For some reason, Amazon Video have acquired a package of streaming rights which include the complete American films of Iranian film-maker Amir Shervan. A director in his home country since the late 60s, Shervan moved to the US after the revolution of 1979 and latterly became a director of low-budget action films. These have developed a sizeable cult following due to recent DVD releases, and their further dissemination in HD on streaming platforms will surely only increase their notoriety.
Shervan’s films are appalling. His direction is slapdash and his editing incompetent. Even the bare minimum requirements of a feature film such as scene continuity and synchronous dialogue and sound effects are casually dispensed with. The dialogue is terrible and borderline offensive when it handles race or gender. They’re also a lot of fun to certain kinds of modern audiences, as examples of a kind of kitsch and campy 80s aesthetic. Even though they do share certain similarities with late 80s action movies, the films they more closely resemble are the modern works which seek to emulate the look and feel of “bad” 80s action cinema – Kung Fury (2015) and the films made the “Astron-6” collective, such as Manborg and Father’s Day (both 2011).
Given that such retro-cinema efforts are designed to parody a genre, rather than individual films for the most part, it’s curious that one film-maker so embodied the tropes and foibles which became the hooks on which future homages were hung. If we’re looking for reasons beyond the limitations of budget (for example, Shervan doesn’t shoot at night – no lighting; doesn’t record sync sound – no equipment), we may be tempted to assign credit for these qualities to cultural differences. As a middle-eastern emigree with apparently limited English, Shervan may have had difficulty working with cast and crew, but also in understanding the demands of contemporary US action cinema. Shervan’s films are extremely reductive – they feature a dumb lunk battling racial stereotypes, killing them all and remaining bafflingly attractive to a collection of blonde, Playboy-esque female characters. While Shervan can’t afford stunts or spfx his films are extremely violent and his cop heroes display a casual disregard of life and law which would have made Dirty Harry gag.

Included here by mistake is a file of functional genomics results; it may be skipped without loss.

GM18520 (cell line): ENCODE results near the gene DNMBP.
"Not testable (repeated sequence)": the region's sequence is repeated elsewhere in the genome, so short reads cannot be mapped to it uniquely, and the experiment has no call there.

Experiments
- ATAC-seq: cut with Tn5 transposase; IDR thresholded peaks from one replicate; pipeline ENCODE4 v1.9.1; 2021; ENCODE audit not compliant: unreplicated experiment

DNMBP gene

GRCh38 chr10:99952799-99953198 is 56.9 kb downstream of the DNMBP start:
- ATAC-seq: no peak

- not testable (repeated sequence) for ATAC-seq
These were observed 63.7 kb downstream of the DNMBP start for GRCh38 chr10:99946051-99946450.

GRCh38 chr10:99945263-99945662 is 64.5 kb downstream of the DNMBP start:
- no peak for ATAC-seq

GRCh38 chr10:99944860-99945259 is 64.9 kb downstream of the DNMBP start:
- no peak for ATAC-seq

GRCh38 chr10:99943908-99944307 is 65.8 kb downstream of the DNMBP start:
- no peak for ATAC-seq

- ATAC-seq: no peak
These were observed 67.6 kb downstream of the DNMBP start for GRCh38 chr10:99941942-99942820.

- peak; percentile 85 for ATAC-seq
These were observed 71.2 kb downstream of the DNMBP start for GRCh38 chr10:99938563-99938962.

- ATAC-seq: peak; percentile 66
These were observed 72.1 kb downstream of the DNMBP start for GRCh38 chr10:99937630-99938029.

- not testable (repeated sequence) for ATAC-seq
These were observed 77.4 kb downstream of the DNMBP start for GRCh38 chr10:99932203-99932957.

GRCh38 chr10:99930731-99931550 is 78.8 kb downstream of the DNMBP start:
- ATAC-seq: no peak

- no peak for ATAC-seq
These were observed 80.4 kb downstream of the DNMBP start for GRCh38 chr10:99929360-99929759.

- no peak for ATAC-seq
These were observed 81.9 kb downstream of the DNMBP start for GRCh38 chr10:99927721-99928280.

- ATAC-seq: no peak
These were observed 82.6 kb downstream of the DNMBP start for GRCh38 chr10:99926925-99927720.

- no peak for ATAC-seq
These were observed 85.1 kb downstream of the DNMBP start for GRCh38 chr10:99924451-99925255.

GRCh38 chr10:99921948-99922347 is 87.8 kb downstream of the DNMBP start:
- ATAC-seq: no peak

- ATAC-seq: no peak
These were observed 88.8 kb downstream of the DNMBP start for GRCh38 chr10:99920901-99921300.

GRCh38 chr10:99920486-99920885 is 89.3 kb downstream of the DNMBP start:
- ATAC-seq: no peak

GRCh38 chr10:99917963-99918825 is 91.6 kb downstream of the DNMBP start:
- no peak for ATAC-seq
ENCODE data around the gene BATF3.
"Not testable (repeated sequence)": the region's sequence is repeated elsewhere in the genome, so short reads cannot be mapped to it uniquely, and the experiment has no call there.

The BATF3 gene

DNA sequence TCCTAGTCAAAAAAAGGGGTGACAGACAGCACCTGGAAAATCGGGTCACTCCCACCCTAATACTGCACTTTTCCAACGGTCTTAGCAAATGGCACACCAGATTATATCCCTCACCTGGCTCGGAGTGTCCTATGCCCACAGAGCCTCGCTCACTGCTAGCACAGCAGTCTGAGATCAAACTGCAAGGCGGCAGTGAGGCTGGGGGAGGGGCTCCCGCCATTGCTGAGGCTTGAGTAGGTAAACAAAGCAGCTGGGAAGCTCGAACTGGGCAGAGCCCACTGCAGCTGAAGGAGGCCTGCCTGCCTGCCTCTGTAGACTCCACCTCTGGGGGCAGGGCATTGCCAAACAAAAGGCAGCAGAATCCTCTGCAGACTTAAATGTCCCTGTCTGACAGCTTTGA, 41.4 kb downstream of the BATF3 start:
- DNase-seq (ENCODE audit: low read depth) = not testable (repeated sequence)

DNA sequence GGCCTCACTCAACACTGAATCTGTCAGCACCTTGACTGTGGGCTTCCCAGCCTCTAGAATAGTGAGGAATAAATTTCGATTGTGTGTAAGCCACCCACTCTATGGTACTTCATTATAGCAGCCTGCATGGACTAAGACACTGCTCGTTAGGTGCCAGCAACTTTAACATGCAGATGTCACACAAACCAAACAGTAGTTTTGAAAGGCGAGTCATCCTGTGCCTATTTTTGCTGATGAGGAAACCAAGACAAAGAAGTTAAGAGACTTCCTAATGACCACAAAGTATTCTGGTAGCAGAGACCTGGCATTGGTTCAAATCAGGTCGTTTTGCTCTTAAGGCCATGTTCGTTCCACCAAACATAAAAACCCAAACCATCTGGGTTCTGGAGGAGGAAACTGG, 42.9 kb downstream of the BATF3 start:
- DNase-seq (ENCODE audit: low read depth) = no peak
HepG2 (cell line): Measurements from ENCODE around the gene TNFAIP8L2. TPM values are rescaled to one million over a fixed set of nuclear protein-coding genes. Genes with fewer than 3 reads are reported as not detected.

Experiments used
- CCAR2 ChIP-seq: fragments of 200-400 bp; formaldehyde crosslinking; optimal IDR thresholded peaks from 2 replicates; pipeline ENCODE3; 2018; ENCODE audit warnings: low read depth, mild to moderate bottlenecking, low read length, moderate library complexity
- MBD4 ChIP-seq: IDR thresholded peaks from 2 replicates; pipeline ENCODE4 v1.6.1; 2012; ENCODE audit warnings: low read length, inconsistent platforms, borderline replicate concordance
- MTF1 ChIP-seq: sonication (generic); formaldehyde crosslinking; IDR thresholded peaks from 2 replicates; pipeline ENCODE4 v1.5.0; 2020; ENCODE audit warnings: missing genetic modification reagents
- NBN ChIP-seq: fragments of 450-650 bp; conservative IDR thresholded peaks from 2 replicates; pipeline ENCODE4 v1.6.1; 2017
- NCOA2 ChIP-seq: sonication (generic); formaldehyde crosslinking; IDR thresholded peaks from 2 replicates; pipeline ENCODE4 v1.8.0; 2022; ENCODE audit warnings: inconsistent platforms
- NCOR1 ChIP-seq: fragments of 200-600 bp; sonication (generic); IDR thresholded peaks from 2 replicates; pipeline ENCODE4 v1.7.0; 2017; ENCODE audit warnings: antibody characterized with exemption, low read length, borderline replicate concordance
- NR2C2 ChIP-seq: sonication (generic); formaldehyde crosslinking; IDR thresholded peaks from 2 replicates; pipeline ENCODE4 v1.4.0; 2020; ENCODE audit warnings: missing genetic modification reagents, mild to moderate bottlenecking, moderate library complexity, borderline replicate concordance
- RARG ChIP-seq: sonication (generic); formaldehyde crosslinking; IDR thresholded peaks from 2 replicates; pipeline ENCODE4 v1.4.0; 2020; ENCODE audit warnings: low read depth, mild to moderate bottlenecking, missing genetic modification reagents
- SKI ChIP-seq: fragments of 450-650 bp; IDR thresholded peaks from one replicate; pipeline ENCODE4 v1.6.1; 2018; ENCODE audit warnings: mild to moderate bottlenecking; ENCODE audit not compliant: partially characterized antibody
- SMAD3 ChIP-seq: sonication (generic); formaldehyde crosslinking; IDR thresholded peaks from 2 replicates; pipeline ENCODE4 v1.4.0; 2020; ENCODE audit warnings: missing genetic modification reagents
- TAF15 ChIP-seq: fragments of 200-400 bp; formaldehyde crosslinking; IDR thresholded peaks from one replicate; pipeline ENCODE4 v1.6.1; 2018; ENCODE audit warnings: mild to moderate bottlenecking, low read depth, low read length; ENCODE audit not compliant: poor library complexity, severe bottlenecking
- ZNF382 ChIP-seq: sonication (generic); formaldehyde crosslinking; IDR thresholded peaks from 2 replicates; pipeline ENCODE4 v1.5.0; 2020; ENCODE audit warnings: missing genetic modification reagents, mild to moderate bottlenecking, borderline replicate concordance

In Electric Boogaloo (2014), Mark Hartley’s excellent documentary on the rise and demise of the Cannon film group, the point is made on several occasions that the Israeli duo of Golan and Globus continually misjudged the audience. Despite initially thriving in a market set afloat by demand in the early days of home video, these Hollywood outsiders misread the appeal, approach and market for genre cinema – leading to expensive decisions such as paying Stallone $13m to appear in a film about arm-wrestling. There’s something implicitly racist in these kinds of accusations – that foreigners are incapable of understanding the cultural works and practises of indigent film-makers. However, perhaps it’s instead the case – as Clive James has claimed – that foreigners can better read foreign cultures. The likes of Cannon and Shervan just took at face-value the ridiculous excesses of US action cinema. Their crime was to replicate it without any of the hypocritical neutering of the hard ages of racism, sexism and jingoism demanded by Hollywood, the MPAA and, ultimately, audiences. Shervan’s further crime was that he, unlike Golan and Globus, couldn’t afford explosions.